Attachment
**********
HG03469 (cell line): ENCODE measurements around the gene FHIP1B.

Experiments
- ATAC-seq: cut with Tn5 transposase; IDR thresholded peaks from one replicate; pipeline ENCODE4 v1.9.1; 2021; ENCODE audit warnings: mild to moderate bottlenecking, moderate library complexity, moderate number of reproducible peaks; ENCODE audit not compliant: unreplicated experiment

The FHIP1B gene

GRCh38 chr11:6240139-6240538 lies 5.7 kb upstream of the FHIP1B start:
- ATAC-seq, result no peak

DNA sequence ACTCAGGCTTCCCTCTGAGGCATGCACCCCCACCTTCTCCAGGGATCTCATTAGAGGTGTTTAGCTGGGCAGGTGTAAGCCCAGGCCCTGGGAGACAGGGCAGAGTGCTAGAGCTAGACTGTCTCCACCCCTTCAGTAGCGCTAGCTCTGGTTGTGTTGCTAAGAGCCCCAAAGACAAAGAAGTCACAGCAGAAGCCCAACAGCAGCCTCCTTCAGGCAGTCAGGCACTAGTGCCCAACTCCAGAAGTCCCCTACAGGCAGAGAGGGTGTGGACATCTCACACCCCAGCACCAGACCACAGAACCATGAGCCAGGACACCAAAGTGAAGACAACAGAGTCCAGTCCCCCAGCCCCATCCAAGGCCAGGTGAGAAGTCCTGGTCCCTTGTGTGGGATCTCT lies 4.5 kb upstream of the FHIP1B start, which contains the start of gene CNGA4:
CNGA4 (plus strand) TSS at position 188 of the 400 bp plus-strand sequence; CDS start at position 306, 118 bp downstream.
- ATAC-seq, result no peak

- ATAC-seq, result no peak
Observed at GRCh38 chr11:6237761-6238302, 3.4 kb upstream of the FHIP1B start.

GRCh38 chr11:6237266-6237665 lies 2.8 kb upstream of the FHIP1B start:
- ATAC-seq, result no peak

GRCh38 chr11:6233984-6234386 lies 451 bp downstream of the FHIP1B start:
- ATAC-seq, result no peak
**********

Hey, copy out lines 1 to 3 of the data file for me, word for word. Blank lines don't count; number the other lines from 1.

HG03469 (cell line): ENCODE measurements around the gene FHIP1B.

Experiments
- ATAC-seq: cut with Tn5 transposase; IDR thresholded peaks from one replicate; pipeline ENCODE4 v1.9.1; 2021; ENCODE audit warnings: mild to moderate bottlenecking, moderate library complexity, moderate number of reproducible peaks; ENCODE audit not compliant: unreplicated experiment